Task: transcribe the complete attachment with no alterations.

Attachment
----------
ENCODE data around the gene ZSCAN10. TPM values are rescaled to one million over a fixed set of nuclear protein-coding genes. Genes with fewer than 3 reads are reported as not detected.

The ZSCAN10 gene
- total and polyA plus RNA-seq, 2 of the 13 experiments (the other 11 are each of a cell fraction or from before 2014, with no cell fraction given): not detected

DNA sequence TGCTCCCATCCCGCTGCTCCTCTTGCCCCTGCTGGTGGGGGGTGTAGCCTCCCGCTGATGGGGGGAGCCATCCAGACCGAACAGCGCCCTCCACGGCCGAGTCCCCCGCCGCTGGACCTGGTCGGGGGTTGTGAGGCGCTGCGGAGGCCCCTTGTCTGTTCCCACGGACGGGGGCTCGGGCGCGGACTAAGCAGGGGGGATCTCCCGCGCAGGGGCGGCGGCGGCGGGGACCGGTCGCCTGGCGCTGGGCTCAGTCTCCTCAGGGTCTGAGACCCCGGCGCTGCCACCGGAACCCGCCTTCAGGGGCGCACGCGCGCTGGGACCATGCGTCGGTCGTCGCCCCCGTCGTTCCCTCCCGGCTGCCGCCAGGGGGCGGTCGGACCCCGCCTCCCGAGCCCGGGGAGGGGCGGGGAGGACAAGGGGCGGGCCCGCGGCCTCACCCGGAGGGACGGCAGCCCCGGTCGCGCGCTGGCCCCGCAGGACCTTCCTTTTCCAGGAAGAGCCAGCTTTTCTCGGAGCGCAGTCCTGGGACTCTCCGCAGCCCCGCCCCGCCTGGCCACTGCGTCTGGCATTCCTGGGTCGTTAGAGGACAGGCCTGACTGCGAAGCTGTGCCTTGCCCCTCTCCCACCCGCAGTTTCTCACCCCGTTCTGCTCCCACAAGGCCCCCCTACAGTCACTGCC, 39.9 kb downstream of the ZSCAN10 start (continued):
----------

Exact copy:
ENCODE data around the gene ZSCAN10. TPM values are rescaled to one million over a fixed set of nuclear protein-coding genes. Genes with fewer than 3 reads are reported as not detected.

The ZSCAN10 gene
- total and polyA plus RNA-seq, 2 of the 13 experiments (the other 11 are each of a cell fraction or from before 2014, with no cell fraction given): not detected

DNA sequence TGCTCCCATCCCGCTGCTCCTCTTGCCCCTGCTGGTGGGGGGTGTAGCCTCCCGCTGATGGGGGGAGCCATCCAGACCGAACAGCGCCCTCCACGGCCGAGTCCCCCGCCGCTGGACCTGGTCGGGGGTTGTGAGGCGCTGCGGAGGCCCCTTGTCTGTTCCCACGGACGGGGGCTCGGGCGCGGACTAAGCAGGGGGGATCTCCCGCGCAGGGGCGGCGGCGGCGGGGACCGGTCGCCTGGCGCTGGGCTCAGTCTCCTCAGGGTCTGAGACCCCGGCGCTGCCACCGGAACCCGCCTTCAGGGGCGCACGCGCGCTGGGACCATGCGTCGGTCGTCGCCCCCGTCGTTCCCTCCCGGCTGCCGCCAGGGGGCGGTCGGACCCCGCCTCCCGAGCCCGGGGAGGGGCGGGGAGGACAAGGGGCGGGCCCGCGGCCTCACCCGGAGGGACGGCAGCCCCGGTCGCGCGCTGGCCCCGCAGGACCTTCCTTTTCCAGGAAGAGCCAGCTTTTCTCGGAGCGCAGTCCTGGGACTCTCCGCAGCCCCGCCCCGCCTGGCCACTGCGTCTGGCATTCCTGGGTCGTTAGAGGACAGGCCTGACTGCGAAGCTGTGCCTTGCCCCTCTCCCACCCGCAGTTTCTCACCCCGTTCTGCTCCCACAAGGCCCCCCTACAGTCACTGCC, 39.9 kb downstream of the ZSCAN10 start (continued):